TBS and Tracy Morgan's new show "The Last O.G." undertook a series of social-good initiatives in the Brooklyn area that "did good and did good business." I talked TBS (and TNT) Chief Marketing Officer Michael Engleman about the initiatives, how they built on the show's core themes and allowed the show to both help the neighborhood where it was shot and boost its own visibility with audiences. It's an unusual effort for a network show, but one worth doing again. Give it a listen.
I'm at San Diego Comic-Con, reconnoitering the epic craziness for stories and moderating panels for Tech Future Live!, a sort of show within the show. This panel on Friday evening featured a NASA scientist (Cassini-Saturn pics anyone?), a top Microsoft game exec, a musician behind the soundtrack of "Stranger Things," director of a cool new Oculus-Intel VR project and co-creator of a science-inspired musical-theatrical event coming later this year. Heck of a lineup, talking about how science and art have helped us envision the future. We talked about what inspired them to get where they are, and what inspires them to take us into the future. It was a great conversation. Give a listen.
This is a material from a conversation I had with the electronic music star deadmau5 around E3, the big game conference. He was in town to check out the conference, but also to perform as part of Subnation Live, a first-ever afterparty for the conference, and part of efforts to bring together music, games, lifestyle and gamer culture .This is a quickie, and I don't have any good audio of my conversation with deadmau5 and his droll and savvy manager, Dean Wilson. But maybe you'll enjoy the story anyway. Check it out.
A few days hanging around a writer's retreat in the mountains east of Los Angeles got me thinking about what the memoirs of our future look like in an era where lives are transcribed on social media in near-real time. The medium is the message and the onslaught of new platforms is changing how we tell our stories, and who we tell them to.
The giant gamer convention E3 opens today, and host David Bloom talks with Seven Volpone, CEO of Big Block Capital Group, about esports, brands, and gamer/lifestyle culture. At E3, Big Block is launching Subnation (link: http://thesubnation.com), which has created a fan-focused series of events, brand experiences and concerts at E3 (and at an afterparty Thursday) celebrating gamers and esports lifestyle and culture.
Brands are jumping in on the game business as it becomes more mainstream, (PwC estimates games and esports generated $23.4 billion in the U.S. last year). Subnation hopes to take advantage of that growing mainstream presence to connect gamers and esports fans with brands that can't reach younger audiences through traditional media.
A wave of mergers and acquisitions has hit Hollywood, as companies try to scale up to compete with the tech giants. But they're taking on debt and new regulatory, legal and organizational headaches. Host David Bloom suggests that to compete, Hollywood should be investing all that money and time in getting better, not bigger, and creating better content and experiences for its customers if it wants to compete against Apple, Netflix, Amazon and other challengers.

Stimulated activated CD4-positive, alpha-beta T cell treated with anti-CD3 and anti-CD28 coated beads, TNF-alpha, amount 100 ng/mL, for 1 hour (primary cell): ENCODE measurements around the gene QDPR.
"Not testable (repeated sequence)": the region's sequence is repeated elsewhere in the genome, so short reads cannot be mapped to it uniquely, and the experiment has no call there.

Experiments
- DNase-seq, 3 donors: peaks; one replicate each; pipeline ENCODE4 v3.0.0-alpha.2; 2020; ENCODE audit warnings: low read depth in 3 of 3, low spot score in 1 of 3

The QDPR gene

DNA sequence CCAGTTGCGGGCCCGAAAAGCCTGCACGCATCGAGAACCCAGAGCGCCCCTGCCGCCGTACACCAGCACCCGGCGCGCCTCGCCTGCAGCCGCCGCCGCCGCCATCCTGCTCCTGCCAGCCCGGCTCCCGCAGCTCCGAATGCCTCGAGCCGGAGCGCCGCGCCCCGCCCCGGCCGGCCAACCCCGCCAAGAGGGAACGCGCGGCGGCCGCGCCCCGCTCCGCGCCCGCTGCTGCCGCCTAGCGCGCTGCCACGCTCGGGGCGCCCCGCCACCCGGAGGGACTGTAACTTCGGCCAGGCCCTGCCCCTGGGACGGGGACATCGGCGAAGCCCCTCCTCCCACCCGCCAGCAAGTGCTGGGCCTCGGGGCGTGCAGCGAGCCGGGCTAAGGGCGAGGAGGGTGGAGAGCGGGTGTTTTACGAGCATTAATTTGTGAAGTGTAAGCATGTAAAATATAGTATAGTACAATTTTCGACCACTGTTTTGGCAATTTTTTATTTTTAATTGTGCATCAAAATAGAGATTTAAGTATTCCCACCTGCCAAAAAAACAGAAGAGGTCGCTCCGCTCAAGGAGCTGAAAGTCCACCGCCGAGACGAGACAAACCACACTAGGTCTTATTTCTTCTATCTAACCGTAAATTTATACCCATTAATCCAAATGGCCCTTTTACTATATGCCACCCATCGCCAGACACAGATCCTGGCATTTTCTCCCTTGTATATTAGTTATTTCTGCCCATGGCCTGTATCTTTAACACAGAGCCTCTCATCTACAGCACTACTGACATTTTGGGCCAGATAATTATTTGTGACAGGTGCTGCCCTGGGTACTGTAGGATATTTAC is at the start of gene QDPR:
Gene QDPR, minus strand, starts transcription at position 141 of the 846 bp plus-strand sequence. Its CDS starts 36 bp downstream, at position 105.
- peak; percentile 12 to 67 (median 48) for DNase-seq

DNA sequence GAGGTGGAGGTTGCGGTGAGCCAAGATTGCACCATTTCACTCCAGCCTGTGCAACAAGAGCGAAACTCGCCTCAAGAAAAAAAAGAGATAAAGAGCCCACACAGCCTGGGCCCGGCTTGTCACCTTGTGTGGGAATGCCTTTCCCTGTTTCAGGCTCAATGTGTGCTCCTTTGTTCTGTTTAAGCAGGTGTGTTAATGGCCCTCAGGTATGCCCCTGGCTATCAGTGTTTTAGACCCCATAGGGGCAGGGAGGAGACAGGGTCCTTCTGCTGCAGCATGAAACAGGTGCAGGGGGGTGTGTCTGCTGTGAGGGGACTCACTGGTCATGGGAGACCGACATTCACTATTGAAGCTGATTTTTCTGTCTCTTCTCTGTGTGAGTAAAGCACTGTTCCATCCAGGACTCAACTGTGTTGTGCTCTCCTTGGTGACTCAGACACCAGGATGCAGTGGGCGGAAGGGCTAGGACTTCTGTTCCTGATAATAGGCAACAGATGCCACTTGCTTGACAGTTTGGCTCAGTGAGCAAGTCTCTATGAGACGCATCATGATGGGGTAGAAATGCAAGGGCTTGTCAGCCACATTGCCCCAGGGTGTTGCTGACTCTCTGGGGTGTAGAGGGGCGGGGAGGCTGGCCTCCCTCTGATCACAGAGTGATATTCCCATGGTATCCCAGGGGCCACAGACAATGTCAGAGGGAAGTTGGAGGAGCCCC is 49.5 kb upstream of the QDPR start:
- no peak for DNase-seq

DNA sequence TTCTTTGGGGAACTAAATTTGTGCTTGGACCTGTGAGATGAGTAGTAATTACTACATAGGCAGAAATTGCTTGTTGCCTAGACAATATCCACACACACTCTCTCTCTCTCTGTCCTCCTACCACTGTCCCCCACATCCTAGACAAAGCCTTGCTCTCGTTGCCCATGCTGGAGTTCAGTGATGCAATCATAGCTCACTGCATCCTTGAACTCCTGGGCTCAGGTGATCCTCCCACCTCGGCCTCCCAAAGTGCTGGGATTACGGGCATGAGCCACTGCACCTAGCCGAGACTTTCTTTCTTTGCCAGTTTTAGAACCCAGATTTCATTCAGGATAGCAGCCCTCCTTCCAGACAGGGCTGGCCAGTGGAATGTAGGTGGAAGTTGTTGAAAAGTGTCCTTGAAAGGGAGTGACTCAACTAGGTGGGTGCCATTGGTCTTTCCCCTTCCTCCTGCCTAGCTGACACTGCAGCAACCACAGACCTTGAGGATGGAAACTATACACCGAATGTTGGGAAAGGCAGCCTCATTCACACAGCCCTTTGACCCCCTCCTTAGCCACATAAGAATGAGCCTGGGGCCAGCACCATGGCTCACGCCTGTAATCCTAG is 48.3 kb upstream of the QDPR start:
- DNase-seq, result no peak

I moderated a great panel at the Los Angeles Games Conference, featuring top executives from Blizzard, Skydance, Studio 71, Jam City and Seismic Games. We talked about the new Harry Potter and Marvel mobile games, Guava Juice's latest venture, and the opportunities in China's giant market for game and entertainment intellectual property.
Host David Bloom talks with authors Mike Hais and Morley Winograd about their latest book, "Healing American Democracy: Going Local." It proposes that young Americans (Millennials and their successor generation, the "Plurals") can bypass the partisan gridlock afflicting national politics by putting "Think Globally, Act Locally" to work in a big way. They propose harnessing the civic-minded younger generations to empower local solutions while protecting Constitutional rights. Big Data and sharing technologies can be used to power the local solutions, while making it easier for other jurisdictions to discover and replicate successful approaches. Give a listen and let me know what you think.
Bloom in Tech host David Bloom talks with Vipe Desai about the Rising Tide Summit, which brings brands, businesses, researchers, non-profits and entrepreneurs together to discuss solutions to challenges facing our oceans, and all those who depend on the oceans. The conference is March 28-29 in San Pedro, Calif.
I sit down with Allison Stern, CMO and co-founder of Tubular Labs, which tracks 4 billion videos across social media. Their latest State of Online Video report just came out, detailing the hottest trends and influencers online. We get into pancake art, pancake auteur and influencer Collins Key, how brands should be tracking video trends in their messaging and more.